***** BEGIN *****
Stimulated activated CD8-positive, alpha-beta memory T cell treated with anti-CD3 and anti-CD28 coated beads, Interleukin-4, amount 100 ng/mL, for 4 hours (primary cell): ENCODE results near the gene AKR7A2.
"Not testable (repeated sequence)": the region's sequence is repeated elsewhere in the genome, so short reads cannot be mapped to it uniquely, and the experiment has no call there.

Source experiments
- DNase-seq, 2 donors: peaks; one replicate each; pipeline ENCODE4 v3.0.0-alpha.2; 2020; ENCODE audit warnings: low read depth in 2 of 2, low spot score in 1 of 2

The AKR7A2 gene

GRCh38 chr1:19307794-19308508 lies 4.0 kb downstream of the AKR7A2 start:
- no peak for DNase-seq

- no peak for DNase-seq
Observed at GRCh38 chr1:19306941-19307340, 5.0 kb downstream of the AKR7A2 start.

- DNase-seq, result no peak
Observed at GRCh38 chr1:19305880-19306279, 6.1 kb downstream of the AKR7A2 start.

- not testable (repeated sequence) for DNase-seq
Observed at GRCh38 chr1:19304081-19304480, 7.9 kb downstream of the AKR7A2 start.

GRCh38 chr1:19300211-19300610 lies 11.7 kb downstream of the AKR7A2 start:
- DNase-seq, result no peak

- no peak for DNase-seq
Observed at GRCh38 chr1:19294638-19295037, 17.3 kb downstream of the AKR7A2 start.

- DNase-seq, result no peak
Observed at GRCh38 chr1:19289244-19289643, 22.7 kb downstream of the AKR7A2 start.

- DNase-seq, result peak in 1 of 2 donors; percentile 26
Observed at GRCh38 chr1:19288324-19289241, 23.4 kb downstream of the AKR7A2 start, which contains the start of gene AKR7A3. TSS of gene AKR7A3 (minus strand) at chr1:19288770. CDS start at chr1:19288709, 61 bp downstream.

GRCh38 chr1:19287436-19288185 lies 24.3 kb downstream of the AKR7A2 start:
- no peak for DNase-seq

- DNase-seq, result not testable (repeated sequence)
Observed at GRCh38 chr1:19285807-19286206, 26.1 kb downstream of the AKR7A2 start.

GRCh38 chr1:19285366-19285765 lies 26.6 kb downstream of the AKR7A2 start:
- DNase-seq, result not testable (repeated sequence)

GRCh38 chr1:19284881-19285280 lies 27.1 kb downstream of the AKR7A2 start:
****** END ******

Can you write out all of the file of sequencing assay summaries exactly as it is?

Stimulated activated CD8-positive, alpha-beta memory T cell treated with anti-CD3 and anti-CD28 coated beads, Interleukin-4, amount 100 ng/mL, for 4 hours (primary cell): ENCODE results near the gene AKR7A2.
"Not testable (repeated sequence)": the region's sequence is repeated elsewhere in the genome, so short reads cannot be mapped to it uniquely, and the experiment has no call there.

Source experiments
- DNase-seq, 2 donors: peaks; one replicate each; pipeline ENCODE4 v3.0.0-alpha.2; 2020; ENCODE audit warnings: low read depth in 2 of 2, low spot score in 1 of 2

The AKR7A2 gene

GRCh38 chr1:19307794-19308508 lies 4.0 kb downstream of the AKR7A2 start:
- no peak for DNase-seq

- no peak for DNase-seq
Observed at GRCh38 chr1:19306941-19307340, 5.0 kb downstream of the AKR7A2 start.

- DNase-seq, result no peak
Observed at GRCh38 chr1:19305880-19306279, 6.1 kb downstream of the AKR7A2 start.

- not testable (repeated sequence) for DNase-seq
Observed at GRCh38 chr1:19304081-19304480, 7.9 kb downstream of the AKR7A2 start.

GRCh38 chr1:19300211-19300610 lies 11.7 kb downstream of the AKR7A2 start:
- DNase-seq, result no peak

- no peak for DNase-seq
Observed at GRCh38 chr1:19294638-19295037, 17.3 kb downstream of the AKR7A2 start.

- DNase-seq, result no peak
Observed at GRCh38 chr1:19289244-19289643, 22.7 kb downstream of the AKR7A2 start.

- DNase-seq, result peak in 1 of 2 donors; percentile 26
Observed at GRCh38 chr1:19288324-19289241, 23.4 kb downstream of the AKR7A2 start, which contains the start of gene AKR7A3. TSS of gene AKR7A3 (minus strand) at chr1:19288770. CDS start at chr1:19288709, 61 bp downstream.

GRCh38 chr1:19287436-19288185 lies 24.3 kb downstream of the AKR7A2 start:
- no peak for DNase-seq

- DNase-seq, result not testable (repeated sequence)
Observed at GRCh38 chr1:19285807-19286206, 26.1 kb downstream of the AKR7A2 start.

GRCh38 chr1:19285366-19285765 lies 26.6 kb downstream of the AKR7A2 start:
- DNase-seq, result not testable (repeated sequence)

GRCh38 chr1:19284881-19285280 lies 27.1 kb downstream of the AKR7A2 start: